KEITH COLBURN: Well, here's the thing. You know, I've been going to the Bering Sea for 34 years now, and back in the mid to late '80s, the wall was still up.


KEITH COLBURN: And it was very rare that a Russian boat came into Dutch Harbor. If they did, nobody's getting off the boat. And I can remember trading Levi's, some magazines of ill repute.


MATT FORTE: Magazines of ill repute, love it.

KEITH COLBURN: And it was really cool because I ended getting this-- you know, one of those, like, classic Russian hats.

MATT FORTE: I can see it in my head. I know exactly what you're talking about.

KEITH COLBURN: It didn't fit, but my grandfather at the time had Alzheimer's and was, you know, kind of wheelchair bound and whatnot. But he had traveled a lot with my grandmother and in, like, the '50s or '60s he had gone to Moscow had bought one of those hats. And they took it away from him when he came back into the States. And so I gave him the hat, and that was like his favorite hat going up and down Main Street in Plymouth.

MATT FORTE: That's amazing.

KEITH COLBURN: So the interaction with the Russians back then was zero, basically. You know, we've been battling with them on price wars for years, you know? They have flooded our market with illegally caught crab and really raised havoc on our fishery and what we're seeing for our dock pricing. And this year they're supposedly cleaning up their act. It remains to be seen.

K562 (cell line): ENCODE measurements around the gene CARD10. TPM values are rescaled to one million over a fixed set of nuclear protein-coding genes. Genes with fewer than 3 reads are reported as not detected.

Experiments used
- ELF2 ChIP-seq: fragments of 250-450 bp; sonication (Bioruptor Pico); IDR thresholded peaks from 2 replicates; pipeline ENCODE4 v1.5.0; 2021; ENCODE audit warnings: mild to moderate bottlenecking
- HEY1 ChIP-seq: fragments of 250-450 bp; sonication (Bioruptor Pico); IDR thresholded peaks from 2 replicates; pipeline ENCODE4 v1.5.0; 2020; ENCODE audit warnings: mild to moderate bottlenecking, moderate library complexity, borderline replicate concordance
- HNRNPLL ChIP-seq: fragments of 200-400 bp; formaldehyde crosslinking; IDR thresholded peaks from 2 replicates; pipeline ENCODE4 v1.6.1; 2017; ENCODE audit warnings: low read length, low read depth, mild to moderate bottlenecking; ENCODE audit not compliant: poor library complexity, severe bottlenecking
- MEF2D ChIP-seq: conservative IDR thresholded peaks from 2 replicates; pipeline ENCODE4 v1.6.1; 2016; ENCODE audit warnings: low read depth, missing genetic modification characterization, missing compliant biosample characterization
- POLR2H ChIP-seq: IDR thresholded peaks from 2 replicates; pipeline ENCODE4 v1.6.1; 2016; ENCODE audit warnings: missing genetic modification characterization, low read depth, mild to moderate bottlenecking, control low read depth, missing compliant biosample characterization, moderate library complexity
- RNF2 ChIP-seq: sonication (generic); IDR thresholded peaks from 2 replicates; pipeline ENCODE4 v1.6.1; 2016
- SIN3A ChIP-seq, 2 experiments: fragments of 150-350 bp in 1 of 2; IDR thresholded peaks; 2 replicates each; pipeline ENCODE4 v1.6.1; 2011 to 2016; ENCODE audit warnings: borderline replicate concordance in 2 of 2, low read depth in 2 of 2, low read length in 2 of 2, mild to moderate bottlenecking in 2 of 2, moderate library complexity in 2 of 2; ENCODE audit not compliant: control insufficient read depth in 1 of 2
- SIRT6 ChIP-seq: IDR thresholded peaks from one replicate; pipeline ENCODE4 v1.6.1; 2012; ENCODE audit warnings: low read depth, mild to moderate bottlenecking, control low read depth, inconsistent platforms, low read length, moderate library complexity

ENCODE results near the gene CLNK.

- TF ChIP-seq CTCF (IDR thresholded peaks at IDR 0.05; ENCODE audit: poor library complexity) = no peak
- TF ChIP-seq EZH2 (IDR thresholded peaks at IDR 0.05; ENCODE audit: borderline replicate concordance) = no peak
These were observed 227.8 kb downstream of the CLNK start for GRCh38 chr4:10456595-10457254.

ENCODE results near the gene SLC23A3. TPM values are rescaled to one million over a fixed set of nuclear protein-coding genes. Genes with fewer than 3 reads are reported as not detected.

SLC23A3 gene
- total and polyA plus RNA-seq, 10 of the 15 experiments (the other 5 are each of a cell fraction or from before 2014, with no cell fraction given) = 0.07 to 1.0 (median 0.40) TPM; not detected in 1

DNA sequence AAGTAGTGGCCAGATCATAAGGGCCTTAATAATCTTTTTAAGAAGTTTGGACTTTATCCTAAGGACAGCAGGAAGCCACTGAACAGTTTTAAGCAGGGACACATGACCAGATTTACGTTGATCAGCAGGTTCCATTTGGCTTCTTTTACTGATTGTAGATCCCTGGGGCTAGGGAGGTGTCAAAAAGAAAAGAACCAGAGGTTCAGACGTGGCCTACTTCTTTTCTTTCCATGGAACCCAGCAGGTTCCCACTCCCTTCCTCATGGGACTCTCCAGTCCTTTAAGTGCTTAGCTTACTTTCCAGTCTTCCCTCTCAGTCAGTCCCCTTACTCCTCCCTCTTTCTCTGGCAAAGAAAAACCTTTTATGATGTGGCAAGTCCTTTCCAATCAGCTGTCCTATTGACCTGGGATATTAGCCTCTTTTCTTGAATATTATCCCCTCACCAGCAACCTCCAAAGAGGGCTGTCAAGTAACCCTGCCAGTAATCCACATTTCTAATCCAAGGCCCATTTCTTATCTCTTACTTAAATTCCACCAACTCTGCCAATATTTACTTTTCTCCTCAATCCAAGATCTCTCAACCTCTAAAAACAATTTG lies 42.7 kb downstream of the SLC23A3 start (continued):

KEITH COLBURN: So what it's giving us is a window of getting crab to market sooner than them.

MATT FORTE: Got it. Got it.

KEITH COLBURN: And we've always got a premium for our crab because the quality's better. The standards are better. You know, everything coming out of Alaska is absolutely pristine and, you know, the best standards on the planet for a frozen seafood product. But, you know, it's given us an opportunity to try to get to the dock first and get the best price in the market. So in effect, this year we're racing the Russians back to the dock.

MATT FORTE: We get a little bit of, like, national pride in the first episode, right out of the gate chanting USA, USA, and all that. Was there eventually a different vibe amongst the US ships, a camaraderie, a united front? Because at the end of the day, US or Russian, you're all out there kind of get to the same thing first and get back first. But did it feel a little different this time? Like, was the US-- were you guys bonded over that, or was it just another day out in the water? What was it like?